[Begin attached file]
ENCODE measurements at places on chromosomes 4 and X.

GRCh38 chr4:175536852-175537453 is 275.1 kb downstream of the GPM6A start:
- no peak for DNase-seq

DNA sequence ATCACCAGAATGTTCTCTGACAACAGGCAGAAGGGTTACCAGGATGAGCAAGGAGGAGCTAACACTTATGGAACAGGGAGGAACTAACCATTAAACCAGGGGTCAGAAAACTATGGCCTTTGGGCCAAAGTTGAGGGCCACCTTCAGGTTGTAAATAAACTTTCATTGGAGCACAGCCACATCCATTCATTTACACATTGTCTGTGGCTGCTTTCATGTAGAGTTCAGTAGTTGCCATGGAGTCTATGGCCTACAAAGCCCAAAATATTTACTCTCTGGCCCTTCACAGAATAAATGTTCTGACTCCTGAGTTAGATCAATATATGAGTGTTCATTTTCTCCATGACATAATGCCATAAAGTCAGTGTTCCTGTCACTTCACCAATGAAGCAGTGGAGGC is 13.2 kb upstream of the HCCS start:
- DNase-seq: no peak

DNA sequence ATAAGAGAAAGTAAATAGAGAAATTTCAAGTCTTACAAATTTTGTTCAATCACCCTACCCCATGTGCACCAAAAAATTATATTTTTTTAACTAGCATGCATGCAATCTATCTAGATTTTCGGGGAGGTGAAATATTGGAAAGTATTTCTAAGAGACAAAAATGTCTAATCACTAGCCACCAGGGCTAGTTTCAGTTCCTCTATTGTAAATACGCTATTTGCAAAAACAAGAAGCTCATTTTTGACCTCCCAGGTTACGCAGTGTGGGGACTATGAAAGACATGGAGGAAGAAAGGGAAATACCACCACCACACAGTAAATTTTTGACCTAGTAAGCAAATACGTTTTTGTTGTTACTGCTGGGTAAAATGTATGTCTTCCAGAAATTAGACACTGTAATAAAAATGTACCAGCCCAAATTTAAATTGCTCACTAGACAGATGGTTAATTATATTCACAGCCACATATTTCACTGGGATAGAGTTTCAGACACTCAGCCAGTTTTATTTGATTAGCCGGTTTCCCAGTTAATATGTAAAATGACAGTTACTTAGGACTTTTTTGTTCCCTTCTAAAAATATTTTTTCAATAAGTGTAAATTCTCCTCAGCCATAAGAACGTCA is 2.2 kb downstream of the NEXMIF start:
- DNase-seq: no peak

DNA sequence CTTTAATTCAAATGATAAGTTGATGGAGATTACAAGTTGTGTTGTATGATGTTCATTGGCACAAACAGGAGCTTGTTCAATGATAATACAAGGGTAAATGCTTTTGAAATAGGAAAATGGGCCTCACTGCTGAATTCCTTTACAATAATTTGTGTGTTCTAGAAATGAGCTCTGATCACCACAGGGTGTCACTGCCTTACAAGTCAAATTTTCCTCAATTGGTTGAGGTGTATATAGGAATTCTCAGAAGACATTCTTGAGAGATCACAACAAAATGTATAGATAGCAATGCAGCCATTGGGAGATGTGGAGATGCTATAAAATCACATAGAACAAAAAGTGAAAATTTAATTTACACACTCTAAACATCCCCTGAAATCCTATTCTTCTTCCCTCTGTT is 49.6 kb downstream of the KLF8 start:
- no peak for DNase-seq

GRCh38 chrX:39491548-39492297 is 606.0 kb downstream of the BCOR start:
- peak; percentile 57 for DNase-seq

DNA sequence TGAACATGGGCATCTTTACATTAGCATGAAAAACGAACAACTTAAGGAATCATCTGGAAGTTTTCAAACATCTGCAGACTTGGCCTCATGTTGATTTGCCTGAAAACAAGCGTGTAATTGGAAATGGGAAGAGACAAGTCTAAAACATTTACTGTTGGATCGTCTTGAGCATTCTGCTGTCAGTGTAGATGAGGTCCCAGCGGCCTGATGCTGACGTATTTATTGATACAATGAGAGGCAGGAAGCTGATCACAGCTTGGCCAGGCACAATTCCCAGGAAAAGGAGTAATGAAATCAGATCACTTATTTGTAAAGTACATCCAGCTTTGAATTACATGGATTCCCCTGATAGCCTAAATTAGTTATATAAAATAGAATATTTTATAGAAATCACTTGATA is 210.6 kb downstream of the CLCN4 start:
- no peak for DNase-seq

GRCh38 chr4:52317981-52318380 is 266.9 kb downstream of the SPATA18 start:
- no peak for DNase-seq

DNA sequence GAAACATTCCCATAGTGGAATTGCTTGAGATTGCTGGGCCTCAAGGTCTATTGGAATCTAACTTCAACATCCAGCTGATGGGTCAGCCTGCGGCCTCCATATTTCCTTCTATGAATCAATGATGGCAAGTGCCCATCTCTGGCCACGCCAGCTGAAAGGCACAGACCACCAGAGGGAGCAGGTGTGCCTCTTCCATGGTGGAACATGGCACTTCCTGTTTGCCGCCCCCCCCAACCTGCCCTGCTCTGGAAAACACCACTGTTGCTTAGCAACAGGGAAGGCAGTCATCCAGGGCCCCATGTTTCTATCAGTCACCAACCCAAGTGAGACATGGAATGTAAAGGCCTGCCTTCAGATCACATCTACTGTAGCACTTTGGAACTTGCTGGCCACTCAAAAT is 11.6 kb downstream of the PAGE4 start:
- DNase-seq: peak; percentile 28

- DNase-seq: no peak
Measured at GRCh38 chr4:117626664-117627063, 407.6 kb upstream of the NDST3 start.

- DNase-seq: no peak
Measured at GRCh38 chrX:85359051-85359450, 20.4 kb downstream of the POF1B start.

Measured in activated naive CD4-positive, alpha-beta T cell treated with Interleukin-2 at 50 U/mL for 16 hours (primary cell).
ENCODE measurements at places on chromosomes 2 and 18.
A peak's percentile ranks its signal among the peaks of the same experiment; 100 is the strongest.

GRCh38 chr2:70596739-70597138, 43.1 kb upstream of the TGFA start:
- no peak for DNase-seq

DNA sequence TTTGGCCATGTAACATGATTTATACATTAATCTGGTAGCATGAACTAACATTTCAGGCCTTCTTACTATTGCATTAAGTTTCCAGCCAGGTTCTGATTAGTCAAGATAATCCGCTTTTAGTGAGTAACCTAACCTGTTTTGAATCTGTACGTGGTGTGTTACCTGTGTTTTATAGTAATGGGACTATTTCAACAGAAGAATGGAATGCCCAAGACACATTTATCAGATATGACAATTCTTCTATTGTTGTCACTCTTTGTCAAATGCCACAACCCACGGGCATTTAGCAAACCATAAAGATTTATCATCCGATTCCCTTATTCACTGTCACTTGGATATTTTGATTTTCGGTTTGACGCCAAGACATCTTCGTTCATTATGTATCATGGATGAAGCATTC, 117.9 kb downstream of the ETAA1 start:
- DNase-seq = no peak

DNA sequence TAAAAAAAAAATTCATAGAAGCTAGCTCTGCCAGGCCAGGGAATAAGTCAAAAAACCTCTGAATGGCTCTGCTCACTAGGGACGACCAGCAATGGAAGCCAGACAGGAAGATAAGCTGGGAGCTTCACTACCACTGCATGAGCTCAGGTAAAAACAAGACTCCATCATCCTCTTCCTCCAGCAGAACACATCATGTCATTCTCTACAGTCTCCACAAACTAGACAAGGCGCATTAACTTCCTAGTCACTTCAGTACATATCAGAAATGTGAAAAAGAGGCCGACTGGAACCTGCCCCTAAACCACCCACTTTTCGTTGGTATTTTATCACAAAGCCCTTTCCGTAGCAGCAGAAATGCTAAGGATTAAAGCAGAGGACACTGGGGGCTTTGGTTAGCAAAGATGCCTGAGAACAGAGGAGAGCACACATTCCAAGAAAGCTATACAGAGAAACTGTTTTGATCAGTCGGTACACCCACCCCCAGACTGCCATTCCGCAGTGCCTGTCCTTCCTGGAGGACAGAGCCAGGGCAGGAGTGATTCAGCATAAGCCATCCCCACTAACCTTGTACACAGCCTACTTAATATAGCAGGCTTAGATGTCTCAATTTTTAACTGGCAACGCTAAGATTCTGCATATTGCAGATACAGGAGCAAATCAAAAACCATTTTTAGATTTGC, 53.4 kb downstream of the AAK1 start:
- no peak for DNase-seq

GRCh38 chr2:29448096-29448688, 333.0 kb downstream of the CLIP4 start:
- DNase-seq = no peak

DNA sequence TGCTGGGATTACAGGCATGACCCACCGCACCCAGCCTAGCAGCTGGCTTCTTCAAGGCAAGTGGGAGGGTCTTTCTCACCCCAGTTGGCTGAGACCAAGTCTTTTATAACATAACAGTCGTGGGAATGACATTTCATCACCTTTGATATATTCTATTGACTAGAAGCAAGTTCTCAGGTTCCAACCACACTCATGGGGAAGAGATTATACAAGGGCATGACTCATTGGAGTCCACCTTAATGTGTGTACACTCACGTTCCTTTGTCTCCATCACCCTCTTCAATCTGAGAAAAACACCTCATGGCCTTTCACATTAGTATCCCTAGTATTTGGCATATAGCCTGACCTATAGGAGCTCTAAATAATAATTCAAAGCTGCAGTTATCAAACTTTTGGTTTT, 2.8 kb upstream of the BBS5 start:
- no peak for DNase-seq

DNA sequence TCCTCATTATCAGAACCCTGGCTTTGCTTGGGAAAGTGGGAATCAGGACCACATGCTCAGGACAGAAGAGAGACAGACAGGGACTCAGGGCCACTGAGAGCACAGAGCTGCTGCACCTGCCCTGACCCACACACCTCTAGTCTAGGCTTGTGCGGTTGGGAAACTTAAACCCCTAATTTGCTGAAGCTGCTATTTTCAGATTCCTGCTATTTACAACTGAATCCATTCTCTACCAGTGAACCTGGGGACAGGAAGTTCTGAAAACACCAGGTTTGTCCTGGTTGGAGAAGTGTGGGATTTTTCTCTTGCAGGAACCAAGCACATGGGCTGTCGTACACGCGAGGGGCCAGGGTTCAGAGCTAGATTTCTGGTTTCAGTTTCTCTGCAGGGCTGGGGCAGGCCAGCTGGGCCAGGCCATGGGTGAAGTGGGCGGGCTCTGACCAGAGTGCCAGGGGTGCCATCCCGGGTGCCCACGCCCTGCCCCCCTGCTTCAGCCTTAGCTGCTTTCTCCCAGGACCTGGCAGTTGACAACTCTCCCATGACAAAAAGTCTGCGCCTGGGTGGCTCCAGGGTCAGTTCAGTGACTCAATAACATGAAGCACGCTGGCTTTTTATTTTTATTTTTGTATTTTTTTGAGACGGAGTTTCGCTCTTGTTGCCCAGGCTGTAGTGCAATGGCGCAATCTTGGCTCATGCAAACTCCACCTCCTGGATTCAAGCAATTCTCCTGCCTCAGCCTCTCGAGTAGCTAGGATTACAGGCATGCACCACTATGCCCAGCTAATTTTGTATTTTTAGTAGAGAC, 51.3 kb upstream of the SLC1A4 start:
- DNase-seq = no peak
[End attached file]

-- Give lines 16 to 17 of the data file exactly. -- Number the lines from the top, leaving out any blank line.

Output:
DNA sequence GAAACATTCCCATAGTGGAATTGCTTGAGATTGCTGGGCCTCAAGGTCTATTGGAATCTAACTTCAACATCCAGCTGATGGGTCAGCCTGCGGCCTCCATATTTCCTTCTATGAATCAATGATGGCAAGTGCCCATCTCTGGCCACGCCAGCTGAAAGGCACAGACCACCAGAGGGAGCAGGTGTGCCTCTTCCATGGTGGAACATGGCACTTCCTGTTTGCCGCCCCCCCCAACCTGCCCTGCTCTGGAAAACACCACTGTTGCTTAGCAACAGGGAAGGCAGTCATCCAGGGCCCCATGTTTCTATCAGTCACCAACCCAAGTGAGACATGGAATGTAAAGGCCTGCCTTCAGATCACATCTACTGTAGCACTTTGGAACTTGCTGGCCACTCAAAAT is 11.6 kb downstream of the PAGE4 start:
- DNase-seq: peak; percentile 28